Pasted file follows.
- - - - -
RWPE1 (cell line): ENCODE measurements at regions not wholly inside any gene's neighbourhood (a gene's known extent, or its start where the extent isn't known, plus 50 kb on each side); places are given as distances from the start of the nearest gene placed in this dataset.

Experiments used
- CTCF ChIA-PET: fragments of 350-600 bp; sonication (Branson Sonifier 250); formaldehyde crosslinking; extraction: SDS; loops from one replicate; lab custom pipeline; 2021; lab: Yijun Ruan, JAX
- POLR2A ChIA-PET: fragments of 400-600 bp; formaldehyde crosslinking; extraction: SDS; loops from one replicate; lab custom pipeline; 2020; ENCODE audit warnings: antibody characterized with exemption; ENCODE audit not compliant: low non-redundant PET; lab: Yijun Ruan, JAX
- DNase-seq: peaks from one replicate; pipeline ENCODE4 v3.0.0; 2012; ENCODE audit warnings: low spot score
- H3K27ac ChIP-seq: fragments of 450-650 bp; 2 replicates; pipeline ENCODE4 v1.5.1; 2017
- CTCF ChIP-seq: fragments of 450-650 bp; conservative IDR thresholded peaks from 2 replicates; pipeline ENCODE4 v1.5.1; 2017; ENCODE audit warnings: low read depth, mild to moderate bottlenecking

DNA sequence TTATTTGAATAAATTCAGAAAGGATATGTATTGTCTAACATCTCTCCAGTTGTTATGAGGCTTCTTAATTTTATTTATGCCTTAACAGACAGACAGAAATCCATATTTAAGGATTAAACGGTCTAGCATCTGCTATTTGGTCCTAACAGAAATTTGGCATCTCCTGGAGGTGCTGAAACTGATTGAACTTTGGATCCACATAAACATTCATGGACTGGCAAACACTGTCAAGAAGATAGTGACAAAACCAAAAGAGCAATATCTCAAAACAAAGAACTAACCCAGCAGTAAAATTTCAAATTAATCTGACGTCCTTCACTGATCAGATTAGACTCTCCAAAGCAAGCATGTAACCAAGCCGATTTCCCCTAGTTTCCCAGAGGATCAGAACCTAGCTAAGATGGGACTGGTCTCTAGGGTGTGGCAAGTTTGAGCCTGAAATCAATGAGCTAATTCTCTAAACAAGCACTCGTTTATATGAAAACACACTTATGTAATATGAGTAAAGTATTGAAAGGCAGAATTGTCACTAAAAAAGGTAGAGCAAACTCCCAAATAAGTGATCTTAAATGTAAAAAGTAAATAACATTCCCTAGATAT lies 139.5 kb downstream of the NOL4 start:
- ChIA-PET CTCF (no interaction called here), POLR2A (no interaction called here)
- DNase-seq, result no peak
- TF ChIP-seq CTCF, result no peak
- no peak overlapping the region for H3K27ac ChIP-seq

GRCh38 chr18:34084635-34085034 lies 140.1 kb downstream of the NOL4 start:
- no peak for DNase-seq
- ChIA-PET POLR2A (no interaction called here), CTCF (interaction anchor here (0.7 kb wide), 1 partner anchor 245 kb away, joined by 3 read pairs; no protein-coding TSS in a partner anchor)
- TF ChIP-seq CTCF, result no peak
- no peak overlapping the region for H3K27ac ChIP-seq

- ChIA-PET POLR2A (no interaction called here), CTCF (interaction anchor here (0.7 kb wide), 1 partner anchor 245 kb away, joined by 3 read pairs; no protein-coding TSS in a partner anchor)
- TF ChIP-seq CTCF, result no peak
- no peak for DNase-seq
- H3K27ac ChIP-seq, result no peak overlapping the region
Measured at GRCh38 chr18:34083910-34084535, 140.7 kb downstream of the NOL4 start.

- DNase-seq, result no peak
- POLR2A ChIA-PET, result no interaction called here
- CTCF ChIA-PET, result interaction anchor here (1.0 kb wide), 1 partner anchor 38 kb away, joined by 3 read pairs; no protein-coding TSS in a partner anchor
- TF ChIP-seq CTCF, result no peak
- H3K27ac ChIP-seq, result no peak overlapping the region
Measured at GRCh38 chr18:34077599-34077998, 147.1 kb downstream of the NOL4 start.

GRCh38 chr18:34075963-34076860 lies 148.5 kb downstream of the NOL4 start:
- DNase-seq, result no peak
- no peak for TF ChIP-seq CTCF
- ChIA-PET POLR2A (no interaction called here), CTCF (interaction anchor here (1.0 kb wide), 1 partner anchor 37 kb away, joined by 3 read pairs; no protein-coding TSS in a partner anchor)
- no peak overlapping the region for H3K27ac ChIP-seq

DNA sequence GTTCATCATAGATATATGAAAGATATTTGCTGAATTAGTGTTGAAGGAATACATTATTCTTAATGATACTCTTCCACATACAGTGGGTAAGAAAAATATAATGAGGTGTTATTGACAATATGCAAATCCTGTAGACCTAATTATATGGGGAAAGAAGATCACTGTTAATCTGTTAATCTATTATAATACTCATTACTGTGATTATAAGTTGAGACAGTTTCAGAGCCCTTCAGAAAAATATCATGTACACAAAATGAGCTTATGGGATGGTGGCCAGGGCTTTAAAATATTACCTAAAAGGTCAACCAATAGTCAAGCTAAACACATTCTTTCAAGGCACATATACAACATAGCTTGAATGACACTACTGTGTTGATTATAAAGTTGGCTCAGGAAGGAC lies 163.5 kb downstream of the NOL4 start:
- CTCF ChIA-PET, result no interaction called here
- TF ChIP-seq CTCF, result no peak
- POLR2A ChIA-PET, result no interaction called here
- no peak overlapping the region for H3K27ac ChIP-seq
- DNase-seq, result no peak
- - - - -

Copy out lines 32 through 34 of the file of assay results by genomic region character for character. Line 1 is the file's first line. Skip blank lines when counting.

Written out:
- ChIA-PET POLR2A (no interaction called here), CTCF (interaction anchor here (1.0 kb wide), 1 partner anchor 37 kb away, joined by 3 read pairs; no protein-coding TSS in a partner anchor)
- no peak overlapping the region for H3K27ac ChIP-seq

DNA sequence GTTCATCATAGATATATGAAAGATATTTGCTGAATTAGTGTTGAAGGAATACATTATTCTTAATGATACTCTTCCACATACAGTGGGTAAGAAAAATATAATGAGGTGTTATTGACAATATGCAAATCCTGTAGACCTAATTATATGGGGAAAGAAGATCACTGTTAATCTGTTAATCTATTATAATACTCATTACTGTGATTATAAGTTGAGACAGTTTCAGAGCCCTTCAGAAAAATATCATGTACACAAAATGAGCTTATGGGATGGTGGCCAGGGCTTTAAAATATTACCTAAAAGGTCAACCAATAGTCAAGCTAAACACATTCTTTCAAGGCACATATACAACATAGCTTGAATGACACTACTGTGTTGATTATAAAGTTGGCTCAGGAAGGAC lies 163.5 kb downstream of the NOL4 start: